That night there was not much sleep had by either Hana, Touma or his family. Everyone understood the risk they had taken. Before the sun unfurled its dawn’s rays, Touma and Hana had already gone off towards Iwardo. Touma had to take care of this quickly. Everyone would keep an eye on everyone in the village and he had to be back to the village and take care of the everyday chores as usual, so that no one would become suspicious of him.
So when the village of Iwardo was in sight, he stopped and said: “I’ll leave you here now, Hana. The village is there and everyone are Christians there so don’t be afraid, they will take care of you. We’ll send a message to your relatives in Zaz about you being in Iwardo, so that they’ll come and get you. Don’t say that it was me who brought you here, say that you got lost and ended up here. If it gets out that it was me who brought you, I’m going to die. Promise me. I must return now, Hana. May God be with you!”
And with those words Touma left her and returned home quickly.
The village of Iwardo is one of the most famous villages in Tur Abdin. It is situated on a high hill east of and on foot two hours from the city of Midyat. It is known for its opposition to the Muslims during the 1915 genocide. The Church of Mor Had Bshabo, which is located in the village, is surrounded by high walls and resembles a fortress.
During the past bitter years a large Christian gathering of people who had fled to the village gathered in Iwardo. They came from all of the villages of Tur Abdin, from Habsus, Midyat, Bote, Kfarze, Kafro Elayto, Mzizah and Arnas. Some other Christians who managed to survive in areas which are far away from Tur Abdin, from the villages around the surroundings of the Tigris river, Bsheriye, Gziro, Hesno d-Kifo and Mafarkin, also came here. The number of people who gathered in Iwardo reached up to seven thousand.
The war in Iwardo lasted several months and in spite of the fact that peace was brought at last, many Christians nevertheless stayed in the village and did not dare to return to their villages because of Kurdish neighbors surrounding the village. Many of the Suryoye from the villages of Arnas, Salah, Mzizah and other villages were murdered on their way back to their respective villages. The number of murdered Suryoye who lost their lives on the road back was greater than those killed during the long siege.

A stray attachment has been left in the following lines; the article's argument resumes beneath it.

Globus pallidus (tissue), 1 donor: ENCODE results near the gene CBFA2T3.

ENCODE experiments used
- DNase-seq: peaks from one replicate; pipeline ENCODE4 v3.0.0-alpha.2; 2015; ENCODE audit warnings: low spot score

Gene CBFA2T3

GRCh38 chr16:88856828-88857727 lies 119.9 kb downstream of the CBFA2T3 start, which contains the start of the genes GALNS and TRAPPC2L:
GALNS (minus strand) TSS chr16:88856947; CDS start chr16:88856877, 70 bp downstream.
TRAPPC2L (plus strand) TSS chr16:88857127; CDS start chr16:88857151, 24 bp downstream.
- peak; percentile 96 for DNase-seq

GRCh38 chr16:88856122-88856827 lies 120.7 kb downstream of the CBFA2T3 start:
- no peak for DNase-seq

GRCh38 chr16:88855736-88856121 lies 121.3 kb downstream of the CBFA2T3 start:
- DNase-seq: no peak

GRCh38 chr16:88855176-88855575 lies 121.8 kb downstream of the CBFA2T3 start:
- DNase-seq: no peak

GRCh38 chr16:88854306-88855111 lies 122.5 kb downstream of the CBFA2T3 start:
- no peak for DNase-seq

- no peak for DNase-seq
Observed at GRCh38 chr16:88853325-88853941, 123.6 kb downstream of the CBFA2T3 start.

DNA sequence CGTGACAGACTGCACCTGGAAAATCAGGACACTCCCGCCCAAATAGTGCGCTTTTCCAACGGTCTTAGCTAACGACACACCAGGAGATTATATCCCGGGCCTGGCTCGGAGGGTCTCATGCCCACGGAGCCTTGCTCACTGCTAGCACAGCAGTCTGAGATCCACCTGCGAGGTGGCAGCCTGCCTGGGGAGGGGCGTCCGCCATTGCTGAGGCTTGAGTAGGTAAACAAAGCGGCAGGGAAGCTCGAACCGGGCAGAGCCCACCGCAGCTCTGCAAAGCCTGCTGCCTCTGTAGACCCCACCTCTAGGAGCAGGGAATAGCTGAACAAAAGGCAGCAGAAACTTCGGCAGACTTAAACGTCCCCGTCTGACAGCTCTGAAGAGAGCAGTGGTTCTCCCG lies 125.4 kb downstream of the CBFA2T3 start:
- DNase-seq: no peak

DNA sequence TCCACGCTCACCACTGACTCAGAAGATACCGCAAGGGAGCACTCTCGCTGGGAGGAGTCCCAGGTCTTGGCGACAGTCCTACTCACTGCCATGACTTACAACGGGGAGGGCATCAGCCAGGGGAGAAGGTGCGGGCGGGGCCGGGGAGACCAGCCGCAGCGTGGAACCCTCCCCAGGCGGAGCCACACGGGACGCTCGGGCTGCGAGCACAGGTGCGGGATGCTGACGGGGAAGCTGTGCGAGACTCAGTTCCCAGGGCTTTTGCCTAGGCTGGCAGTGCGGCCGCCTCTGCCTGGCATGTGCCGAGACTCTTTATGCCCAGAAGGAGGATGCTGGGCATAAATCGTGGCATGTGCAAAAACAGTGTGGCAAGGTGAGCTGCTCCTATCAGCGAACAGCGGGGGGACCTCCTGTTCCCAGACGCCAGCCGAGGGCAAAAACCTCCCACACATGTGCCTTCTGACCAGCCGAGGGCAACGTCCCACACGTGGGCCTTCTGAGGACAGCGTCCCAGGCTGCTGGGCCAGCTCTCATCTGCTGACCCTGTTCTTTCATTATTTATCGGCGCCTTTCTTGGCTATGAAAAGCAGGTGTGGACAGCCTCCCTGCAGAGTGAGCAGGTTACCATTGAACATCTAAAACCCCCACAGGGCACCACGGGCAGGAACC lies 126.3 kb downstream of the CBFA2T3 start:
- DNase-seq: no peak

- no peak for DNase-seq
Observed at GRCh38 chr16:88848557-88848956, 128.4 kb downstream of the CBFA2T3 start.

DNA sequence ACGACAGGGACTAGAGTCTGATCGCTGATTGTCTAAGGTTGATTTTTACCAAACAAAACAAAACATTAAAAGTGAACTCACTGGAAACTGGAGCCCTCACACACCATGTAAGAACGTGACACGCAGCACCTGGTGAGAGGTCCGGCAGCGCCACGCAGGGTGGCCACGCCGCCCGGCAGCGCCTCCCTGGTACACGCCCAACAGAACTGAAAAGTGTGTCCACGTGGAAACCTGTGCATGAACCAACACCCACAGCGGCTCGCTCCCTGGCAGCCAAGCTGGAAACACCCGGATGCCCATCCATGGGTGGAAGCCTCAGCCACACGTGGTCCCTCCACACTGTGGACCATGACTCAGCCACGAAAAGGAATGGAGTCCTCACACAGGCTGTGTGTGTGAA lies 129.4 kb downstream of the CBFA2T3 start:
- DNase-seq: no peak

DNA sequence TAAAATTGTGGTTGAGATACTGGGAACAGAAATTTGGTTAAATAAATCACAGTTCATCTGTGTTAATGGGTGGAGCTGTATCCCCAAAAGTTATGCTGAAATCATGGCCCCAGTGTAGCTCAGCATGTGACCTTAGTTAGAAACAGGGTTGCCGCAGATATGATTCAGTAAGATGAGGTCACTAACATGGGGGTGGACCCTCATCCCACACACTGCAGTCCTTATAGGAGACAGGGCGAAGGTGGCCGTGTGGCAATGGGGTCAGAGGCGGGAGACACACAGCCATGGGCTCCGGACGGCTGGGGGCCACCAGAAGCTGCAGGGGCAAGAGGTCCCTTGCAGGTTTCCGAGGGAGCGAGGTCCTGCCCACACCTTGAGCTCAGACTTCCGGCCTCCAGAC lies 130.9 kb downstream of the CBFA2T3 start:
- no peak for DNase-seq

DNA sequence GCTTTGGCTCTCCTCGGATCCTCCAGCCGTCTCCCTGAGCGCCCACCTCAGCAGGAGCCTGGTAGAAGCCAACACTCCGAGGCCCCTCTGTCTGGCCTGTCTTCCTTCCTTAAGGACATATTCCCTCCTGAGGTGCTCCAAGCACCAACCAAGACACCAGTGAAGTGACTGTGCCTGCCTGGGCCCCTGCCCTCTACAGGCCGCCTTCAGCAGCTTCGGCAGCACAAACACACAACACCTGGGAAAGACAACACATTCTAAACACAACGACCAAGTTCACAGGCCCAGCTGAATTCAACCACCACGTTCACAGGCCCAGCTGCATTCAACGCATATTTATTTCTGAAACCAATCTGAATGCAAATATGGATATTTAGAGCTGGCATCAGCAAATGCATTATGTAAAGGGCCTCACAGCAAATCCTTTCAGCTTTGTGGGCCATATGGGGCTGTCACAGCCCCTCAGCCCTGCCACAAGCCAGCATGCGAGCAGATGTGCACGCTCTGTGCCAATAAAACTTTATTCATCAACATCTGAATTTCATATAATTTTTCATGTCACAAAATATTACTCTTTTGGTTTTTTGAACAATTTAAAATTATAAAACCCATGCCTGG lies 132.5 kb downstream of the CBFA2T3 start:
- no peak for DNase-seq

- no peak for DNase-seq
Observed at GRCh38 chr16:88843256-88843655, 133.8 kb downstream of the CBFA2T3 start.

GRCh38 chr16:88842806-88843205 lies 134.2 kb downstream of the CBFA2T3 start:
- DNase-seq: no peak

Hana got to the village sneaking and feeling ill at ease. She stood by a wall and waited. She did not know for what, she just waited there. It was chilly and she froze.
She sat there a long time, huddled up, scared, hungry and frozen, when a sturdy and bearded man in black clothes discovered her.
“But, my dear, why are you sitting here freezing? I have not seen you before, whose child are you?”
Hana did not understand a word of what the man said, and she herself said nothing either, she just sat there huddled up and looked at the ground.
The man took a few steps forward to a wooden door along the street and knocked hard on the door with a stick in his hand.
“Open! Open up! It’s me, the priest,” he called with a clear, firm voice.
The door opened and a middle-aged woman appeared. She kissed the priest on his hand while he pointed at Hana with the other.
“Bring in the poor girl so we may hear what she has to tell,” he ordered.
The woman was surprised when she saw Hana and immediately ran up to her and helped her to her feet. She was taken into the welcoming warmth of the house. The priest had seated himself in the corner of the room where he leaned against the pillow that had been prepared for him.
“Give her something to eat,” he urged the woman of the house. At the same time, he took out his strings of pearls and let the beads run between his fingers.
They took out bread and syrup for Hana who was very hungry. At the same time, the house was filled with curious neighbors and other villagers. All of them wondered who she could be and where she came from. But they let her finish eating first. When Hana had brought the last piece of bread, which she dipped in syrup, to her mouth, the priest began with his questions.
“Where are you from? What are you doing here? Who are you?”